A Poke In The Eyes For Treasury’s Panglossian View

15 May


Here is the excellent Leith van Onselen, chief economist at the equally excellent macrobusiness.com.au, giving the Treasury department’s panglossian view a most excellent poke in the eyes.

His affirming the substance of my slightly error-prone critique of last night only makes it the more enjoyable reading for your humble blogger (emphasis added):

To say that I am sceptical of the Budget forecasts is an understatement. Despite the Kouk’s bizarro reading, I see a number of potential problems with the Treasury’s forecasts, which appear to be based on unrealistic underlying assumptions and mis-reading of the stiff headwinds facing the economy.

First of all, consider the Treasury’s assumed growth in nominal GDP, which is forecast to expand from 3.25% in 2012-13 to 5.0% in both 2013-14 and 2014-15…

For the uninitiated, nominal GDP is the dollar value of what’s produced and earned across the economy. It’s also the measure that drives taxation revenue. Nominal GDP grew by just 2.0% in the year to December, far below real GDP growth of 3.1%, which is the quantity of goods and services produced. While the fall in nominal GDP below real GDP is unusual, having happened only a handful of times since the late-1950s, it has happened twice under the current Labor Government’s watch – during the GFC and currently – on both occasions driven by sharp falls in commodity prices (reducing the dollar value of Australia’s exports) and the terms-of-trade…

The terms of trade forecasts are very aggressive. they assume significant uplift for the March and June quarters for this year. An almost non-existent fall next year and 2% in 2014/15. These figures do not come terms with a China adjustment at all.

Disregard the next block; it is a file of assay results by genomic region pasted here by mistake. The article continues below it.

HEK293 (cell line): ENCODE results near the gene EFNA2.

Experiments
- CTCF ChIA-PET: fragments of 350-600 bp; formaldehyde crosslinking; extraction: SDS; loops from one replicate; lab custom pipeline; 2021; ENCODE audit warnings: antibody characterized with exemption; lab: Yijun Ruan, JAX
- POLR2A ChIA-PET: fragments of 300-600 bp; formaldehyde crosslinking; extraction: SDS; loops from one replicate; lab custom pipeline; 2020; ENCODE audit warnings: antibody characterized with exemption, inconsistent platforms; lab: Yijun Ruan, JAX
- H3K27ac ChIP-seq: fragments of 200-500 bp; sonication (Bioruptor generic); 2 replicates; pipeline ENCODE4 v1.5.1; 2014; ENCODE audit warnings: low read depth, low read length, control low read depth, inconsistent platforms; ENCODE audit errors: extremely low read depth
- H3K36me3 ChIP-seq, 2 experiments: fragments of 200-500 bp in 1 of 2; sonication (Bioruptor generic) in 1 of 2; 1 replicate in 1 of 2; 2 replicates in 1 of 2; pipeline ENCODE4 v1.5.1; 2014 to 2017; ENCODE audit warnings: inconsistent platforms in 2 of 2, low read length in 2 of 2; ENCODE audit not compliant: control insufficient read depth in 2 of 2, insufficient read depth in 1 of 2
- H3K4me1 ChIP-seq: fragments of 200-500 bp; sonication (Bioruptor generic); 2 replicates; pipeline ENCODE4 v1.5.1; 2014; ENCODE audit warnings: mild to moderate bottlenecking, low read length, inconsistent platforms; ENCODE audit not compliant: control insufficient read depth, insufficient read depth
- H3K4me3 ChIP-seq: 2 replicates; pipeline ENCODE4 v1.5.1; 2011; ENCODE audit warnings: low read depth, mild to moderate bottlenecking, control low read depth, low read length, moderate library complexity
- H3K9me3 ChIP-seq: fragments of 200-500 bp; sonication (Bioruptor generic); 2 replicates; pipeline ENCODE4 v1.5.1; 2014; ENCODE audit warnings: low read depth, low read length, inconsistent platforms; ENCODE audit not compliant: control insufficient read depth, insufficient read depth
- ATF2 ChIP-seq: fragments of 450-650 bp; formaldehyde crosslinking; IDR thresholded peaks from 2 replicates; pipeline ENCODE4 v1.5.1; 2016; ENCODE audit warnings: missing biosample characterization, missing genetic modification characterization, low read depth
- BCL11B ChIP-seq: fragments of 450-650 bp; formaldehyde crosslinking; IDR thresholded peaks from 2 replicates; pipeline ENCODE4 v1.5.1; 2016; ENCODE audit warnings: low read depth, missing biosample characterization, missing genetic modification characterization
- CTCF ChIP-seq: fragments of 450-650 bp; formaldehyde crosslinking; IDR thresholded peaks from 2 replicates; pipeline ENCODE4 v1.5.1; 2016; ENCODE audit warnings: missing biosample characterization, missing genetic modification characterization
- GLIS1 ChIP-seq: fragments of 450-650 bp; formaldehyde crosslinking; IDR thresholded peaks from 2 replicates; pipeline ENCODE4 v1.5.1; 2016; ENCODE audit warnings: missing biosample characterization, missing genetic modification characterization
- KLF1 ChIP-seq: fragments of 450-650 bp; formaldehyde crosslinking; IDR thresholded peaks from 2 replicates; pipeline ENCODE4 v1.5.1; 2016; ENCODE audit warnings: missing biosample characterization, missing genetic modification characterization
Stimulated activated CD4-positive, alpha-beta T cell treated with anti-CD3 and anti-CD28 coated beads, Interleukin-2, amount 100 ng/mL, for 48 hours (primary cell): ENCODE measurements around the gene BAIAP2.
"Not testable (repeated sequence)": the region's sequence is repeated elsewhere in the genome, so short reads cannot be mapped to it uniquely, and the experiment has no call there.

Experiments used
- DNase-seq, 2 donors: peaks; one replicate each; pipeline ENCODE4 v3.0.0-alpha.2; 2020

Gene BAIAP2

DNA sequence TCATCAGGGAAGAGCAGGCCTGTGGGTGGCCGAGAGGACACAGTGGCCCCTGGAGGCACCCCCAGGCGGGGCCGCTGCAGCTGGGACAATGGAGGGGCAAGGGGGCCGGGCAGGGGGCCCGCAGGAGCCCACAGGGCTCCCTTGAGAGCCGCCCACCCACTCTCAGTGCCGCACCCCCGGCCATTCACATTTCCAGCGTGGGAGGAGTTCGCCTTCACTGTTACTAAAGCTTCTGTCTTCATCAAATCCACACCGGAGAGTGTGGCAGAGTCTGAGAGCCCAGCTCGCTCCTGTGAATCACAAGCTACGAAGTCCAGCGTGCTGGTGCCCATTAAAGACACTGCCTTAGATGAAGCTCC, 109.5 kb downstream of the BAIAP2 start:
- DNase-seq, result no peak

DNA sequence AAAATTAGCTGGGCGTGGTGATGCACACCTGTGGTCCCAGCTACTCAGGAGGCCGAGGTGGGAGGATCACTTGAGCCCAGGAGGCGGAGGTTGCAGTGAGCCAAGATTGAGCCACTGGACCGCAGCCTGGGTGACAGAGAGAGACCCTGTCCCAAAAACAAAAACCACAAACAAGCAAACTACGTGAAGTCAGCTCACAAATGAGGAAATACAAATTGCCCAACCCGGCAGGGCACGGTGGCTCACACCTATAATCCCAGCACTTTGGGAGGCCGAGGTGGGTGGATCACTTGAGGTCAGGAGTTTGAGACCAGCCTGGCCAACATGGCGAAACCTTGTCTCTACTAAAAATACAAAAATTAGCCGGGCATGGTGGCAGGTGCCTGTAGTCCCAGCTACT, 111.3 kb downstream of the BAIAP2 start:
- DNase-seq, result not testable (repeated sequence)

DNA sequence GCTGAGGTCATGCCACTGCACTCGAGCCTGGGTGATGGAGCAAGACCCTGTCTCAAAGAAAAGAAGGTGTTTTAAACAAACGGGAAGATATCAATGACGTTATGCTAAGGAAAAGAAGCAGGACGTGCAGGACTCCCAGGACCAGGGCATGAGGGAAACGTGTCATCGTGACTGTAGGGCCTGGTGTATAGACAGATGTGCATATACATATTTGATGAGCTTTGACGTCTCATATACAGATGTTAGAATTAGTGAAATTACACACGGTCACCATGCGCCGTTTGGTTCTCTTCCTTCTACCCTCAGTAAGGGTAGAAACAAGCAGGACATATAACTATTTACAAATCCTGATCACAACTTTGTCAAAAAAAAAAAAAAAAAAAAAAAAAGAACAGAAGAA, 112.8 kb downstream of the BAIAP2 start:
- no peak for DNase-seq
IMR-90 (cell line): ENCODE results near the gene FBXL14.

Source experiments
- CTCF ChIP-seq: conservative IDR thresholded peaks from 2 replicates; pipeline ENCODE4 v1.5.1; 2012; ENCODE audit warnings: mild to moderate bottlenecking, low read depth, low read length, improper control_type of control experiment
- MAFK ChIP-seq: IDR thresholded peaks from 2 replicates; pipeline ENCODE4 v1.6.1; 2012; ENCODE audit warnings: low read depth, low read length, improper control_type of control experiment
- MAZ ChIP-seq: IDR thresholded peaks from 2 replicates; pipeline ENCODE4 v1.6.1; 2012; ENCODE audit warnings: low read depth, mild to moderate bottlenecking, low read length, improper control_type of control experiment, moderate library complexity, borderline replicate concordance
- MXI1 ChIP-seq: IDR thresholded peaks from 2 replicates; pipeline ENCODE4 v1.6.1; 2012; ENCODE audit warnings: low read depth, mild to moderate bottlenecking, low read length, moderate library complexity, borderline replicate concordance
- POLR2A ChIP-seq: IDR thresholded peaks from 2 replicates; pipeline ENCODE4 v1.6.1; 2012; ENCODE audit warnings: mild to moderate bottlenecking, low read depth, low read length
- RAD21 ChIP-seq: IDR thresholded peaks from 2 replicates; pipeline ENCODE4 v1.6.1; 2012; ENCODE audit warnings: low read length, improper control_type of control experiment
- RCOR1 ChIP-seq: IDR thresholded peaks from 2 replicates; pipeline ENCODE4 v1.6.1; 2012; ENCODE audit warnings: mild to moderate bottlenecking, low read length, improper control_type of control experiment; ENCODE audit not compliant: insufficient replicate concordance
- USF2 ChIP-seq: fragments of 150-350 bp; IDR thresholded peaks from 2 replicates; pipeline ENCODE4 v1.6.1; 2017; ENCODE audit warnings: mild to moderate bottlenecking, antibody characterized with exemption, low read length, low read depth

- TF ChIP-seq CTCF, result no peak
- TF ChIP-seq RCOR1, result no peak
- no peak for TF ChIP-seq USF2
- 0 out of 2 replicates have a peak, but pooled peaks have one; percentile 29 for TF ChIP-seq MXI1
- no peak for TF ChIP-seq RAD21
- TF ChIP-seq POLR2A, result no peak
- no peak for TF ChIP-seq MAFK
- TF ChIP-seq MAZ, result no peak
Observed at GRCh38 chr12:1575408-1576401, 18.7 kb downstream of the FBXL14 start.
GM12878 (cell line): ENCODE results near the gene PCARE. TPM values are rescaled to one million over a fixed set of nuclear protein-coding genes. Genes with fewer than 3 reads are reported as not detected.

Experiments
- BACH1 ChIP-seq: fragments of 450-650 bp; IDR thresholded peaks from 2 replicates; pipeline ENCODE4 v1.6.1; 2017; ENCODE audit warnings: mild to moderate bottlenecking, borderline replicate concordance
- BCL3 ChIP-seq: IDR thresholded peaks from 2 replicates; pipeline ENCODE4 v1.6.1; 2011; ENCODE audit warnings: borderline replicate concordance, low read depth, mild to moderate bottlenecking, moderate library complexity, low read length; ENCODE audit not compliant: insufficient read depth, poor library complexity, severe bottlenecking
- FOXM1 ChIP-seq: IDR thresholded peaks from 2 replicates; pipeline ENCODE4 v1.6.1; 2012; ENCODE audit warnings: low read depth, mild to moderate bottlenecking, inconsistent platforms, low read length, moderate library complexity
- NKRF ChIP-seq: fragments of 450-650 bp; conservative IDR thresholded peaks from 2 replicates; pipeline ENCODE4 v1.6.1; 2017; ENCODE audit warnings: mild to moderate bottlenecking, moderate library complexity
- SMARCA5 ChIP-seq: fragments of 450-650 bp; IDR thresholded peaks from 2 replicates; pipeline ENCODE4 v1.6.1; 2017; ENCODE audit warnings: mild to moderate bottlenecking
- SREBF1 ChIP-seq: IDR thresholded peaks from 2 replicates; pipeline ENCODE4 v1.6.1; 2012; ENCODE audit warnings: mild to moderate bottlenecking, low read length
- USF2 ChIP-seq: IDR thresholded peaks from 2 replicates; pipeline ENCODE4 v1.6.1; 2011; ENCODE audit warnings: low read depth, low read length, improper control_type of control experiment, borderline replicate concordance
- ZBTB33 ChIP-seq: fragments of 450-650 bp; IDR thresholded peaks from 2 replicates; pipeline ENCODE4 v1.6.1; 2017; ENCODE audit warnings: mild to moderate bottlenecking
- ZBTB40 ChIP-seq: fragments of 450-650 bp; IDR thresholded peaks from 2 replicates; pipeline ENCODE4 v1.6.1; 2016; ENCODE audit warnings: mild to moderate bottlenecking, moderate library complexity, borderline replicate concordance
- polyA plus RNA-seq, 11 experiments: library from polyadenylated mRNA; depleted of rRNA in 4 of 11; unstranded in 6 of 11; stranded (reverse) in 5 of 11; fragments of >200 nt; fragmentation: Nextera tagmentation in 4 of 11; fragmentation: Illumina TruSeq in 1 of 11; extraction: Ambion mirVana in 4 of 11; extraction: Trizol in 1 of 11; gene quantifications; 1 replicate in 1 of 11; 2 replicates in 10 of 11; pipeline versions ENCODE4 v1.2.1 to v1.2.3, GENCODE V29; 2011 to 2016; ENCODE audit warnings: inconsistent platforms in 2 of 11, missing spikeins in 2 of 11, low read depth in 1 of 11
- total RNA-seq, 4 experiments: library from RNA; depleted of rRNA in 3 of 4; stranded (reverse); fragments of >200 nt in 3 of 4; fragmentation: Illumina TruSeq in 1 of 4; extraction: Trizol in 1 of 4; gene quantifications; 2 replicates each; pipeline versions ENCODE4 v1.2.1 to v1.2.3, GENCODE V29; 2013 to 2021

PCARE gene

In light of the ongoing slump in the terms-of-trade, the Treasury’s nominal GDP forecasts appear highly optimistic. According to the Budget papers, a 1% change in the value of goods and services generates a $2.8 billion shift in the budget bottom line in the first year and a $7 billion shift in the second. Therefore, by assuming stronger growth in nominal GDP, the Treasury has likely overestimated Budget revenues and the path back to surplus.

The other area of concern with the Treasury’s outlook relates to the upcoming peak and then decline of mining capital expenditures (capex). Treasury remains of the view that mining capex will unwind in an orderly manner and that overall jobs growth will improve as the non-mining economy picks-up steam…

Given that around 10% of the Australian economy are employed in mining-related activities, mostly in areas unrelated to actual extraction (e.g. construction workers, engineers, and mining services), and that mining capex will soon go into an as yet ill-defined but likely sharp decline, Treasury’s steady-as-she-goes employment projections also appear overly optimistic.

Read the entire article here.

3 Responses to “A Poke In The Eyes For Treasury’s Panglossian View”

  1. Kevin Moore May 15, 2013 at 9:52 am #

    Just finished watching “WE ARE LED BY FOOLS” and up comes your new post.

  2. mick May 15, 2013 at 10:22 am #

    Your comment on mining related income tells a compelling tale. Whilst our idiots in government (both sides) have been happy to sell off the assets they have not recognised (because they are stupid) that the initial sale price + a few jobs are crumbs compared to the return from the asset itself over its life.

    Last night the media highlighted that gas prices for Australians have started to rise dramatically because of a shortage. This coincides with demands from the coal seam gas industry which wants to have the right to ruin farming land by changing the water table. What was not well covered was that the Howard government permitted the sale of the world’s third largest LNG deposit (Gorgon) to overseas investors. The gas from this deposit is already sold before it is operating…..to Asia, not Australia which will not see one single molecule. At the same time coal seam gas is already sold to the same destination.

    So is it any wonder that we can have no faith in our governments no matter which side is in. And the next treasonous act……….selling off FREEHOLD AGRICULTURAL LAND TO STATE OWNED COMPANIES (China in particular) which will see produce grown in Australia leave without 1 single dollar being collected, ever. This is our fate so get used to it.

    • The Blissful Ignoramus May 15, 2013 at 10:23 am #

      I know Mick, I know …been preaching this same tune for years now mate.

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